Anyways, am I the only one who is a bit freaked out by the exponential rate of connectivity? I mean... about 15 years ago, cell phones came either mounted in your car or in a large bag with usage packages starting at $1 per 30 seconds. Less than 10 years ago, the Internet started taking off... in fact this is my 10 year anniversary of my first email account with Compuserve. Now, cell phones are mini-computers, and you can carry around about 20 CDs worth of music on something about the size of a credit card.

What's coming down the pike? I mean... doesn't it frighten you a bit that gadgets are coming out that will let you watch a virtual 42" projection screen with earbuds in a thing that looks like some really pimped out sunglasses??? And if you subscribe to a mobile TV service, you could watch David Letterman riding the train home from a bad date ... Regis and Kelly on a bench in the park having your morning cup o' Joe before you do the daily grind at the office ...

As the mother of two little ones (almost three and almost one), I look with cautious optimism to the future. While it will be great to have the technology to know where they are all the time, any time (and yes, I will buy two units once our daughters get to be dating age), what about our privacy? What about the implications for how our young people socialize?

I remember hanging out at the local arcade with my group of friends and cruising the mall. While I think that 80's trend led to an overly materialistic society (see overextended credit usage among 30-somethings, increase in home foreclosures, bankruptcies... etc., etc.), what will our overly tech-savvy generation lead to?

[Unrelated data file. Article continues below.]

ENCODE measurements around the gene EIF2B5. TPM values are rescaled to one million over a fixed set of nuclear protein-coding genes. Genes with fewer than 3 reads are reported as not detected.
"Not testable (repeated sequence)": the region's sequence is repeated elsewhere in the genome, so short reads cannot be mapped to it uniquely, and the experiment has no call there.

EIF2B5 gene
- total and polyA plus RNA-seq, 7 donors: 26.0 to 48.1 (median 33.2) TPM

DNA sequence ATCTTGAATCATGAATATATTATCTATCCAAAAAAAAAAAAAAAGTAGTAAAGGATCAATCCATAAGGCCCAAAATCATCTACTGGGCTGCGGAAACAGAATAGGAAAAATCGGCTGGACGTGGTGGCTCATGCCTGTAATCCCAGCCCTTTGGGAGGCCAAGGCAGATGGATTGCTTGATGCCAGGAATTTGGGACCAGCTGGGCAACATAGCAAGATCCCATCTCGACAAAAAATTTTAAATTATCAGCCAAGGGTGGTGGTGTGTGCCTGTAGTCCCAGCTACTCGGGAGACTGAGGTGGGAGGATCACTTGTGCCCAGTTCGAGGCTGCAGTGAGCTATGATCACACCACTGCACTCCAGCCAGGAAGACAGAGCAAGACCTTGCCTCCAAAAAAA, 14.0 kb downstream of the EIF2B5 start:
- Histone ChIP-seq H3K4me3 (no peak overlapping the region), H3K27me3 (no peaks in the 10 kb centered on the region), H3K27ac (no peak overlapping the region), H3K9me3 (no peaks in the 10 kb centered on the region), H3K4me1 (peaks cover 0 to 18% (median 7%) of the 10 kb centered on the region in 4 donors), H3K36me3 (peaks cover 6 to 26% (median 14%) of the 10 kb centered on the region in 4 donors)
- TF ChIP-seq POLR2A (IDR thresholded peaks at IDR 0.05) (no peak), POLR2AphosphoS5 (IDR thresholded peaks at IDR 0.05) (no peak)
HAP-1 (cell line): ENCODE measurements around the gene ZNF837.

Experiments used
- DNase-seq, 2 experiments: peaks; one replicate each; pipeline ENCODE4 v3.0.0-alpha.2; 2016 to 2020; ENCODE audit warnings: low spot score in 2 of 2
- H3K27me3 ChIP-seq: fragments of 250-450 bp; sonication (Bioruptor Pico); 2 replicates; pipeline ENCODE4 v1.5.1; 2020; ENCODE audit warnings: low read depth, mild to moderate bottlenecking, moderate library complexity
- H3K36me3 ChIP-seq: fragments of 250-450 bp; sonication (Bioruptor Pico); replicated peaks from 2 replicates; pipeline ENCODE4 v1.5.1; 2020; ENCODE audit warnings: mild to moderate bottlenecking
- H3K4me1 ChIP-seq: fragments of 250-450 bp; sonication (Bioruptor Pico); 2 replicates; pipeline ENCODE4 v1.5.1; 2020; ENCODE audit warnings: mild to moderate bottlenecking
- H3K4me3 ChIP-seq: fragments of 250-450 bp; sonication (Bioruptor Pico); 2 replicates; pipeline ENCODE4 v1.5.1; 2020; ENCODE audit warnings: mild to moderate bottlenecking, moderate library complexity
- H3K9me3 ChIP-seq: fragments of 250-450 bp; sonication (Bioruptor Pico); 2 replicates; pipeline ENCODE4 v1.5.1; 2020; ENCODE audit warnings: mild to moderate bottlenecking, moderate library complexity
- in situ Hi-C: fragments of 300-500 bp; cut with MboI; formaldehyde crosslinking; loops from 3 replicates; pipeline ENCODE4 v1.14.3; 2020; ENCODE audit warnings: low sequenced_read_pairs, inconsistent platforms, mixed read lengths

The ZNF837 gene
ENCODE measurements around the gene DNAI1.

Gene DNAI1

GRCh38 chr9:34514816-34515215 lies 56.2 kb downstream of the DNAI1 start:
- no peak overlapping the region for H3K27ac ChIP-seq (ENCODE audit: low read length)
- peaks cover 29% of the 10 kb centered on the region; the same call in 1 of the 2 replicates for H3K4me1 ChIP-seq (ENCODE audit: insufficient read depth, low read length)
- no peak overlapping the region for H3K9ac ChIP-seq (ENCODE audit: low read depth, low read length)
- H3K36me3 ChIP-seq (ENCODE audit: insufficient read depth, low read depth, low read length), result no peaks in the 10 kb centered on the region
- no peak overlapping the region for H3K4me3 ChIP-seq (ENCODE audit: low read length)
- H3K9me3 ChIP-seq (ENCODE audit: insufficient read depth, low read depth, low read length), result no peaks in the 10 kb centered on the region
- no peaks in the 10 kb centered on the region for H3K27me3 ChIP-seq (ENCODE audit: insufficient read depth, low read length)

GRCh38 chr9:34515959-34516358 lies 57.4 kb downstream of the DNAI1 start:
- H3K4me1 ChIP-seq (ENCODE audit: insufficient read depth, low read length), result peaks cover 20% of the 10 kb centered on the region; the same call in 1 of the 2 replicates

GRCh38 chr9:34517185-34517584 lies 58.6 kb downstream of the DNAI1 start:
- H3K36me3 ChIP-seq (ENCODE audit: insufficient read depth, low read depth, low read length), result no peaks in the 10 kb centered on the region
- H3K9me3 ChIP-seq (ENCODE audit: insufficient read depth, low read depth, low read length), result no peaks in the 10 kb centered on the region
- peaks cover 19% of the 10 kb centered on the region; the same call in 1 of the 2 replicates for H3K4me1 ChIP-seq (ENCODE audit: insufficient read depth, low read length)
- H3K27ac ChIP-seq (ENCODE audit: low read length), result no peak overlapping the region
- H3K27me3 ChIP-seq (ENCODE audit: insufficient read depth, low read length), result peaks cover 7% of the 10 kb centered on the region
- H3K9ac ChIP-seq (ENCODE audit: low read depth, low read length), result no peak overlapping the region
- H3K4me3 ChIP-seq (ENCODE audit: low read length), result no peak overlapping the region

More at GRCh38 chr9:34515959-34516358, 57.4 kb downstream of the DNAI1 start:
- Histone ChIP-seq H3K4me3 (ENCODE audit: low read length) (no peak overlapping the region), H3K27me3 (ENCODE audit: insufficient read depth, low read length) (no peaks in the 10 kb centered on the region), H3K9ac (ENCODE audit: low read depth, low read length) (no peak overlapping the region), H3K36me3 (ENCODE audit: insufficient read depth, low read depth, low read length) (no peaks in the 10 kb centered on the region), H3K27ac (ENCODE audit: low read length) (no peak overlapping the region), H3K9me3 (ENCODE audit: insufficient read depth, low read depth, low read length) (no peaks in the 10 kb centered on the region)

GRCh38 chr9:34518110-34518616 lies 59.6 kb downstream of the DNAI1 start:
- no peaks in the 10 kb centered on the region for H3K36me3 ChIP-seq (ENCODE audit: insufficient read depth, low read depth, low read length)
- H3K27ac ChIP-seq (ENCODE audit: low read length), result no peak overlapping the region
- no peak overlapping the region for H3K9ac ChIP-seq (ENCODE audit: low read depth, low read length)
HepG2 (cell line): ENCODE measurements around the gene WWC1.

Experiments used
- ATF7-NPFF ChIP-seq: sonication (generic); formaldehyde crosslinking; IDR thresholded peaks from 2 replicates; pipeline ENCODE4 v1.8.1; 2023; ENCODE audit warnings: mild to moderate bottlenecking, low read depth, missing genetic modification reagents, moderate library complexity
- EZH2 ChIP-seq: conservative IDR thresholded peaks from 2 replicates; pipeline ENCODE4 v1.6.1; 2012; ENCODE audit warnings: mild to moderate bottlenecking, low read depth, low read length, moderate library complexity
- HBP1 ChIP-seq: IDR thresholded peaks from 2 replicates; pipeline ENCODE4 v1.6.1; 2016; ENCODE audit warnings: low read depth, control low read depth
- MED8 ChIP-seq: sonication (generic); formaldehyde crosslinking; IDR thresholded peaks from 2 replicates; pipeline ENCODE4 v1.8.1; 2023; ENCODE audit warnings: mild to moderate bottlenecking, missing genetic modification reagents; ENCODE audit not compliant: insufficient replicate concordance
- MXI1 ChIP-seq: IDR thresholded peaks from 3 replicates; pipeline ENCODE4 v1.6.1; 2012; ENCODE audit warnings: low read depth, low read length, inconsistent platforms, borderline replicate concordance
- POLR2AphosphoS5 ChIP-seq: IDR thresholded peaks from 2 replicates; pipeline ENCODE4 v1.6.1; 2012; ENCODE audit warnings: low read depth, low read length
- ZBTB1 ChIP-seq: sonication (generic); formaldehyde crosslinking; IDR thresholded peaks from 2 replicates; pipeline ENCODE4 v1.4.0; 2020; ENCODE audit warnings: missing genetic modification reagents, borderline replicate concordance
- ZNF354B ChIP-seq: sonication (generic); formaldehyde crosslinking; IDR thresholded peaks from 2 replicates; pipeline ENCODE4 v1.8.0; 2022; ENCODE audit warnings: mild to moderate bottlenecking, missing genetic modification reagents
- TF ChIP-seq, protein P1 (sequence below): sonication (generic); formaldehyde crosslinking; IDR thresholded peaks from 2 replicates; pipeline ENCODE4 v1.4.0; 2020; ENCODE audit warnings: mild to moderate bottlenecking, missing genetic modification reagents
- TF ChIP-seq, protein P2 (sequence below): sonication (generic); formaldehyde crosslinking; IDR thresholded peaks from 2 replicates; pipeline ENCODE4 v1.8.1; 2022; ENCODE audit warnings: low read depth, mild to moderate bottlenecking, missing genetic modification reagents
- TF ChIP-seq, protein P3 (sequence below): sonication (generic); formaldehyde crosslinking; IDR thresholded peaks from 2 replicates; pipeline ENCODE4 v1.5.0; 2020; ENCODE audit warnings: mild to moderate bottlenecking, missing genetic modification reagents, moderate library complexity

On the one hand, my almost three-year-old is not fascinated with stuff... because she watches mostly DVD movies, she is not exposed to the overly annoying commercials hocking everything from the latest My Little Pony to the (rolling eyes) Bratz. She has no idea these wonders even exist, so... consequently, she is not trying to grab everything in site to take it home and simultaneously cleaning out mom's wallet. That's nice... but is there a downside?

You know what... I'm not going to worry about it and will just ride this wave as it comes. After all, like any generation's obsession, there will be positive and negative ramifications. "Greed is good," Gordon Gecco says in 1988... Bernie Ebbers may not agree so much today.

AOL, Microsoft prep VoIP services

CNET "America Online and Microsoft are both gearing up to launch Internet phone services, the companies announced Tuesday.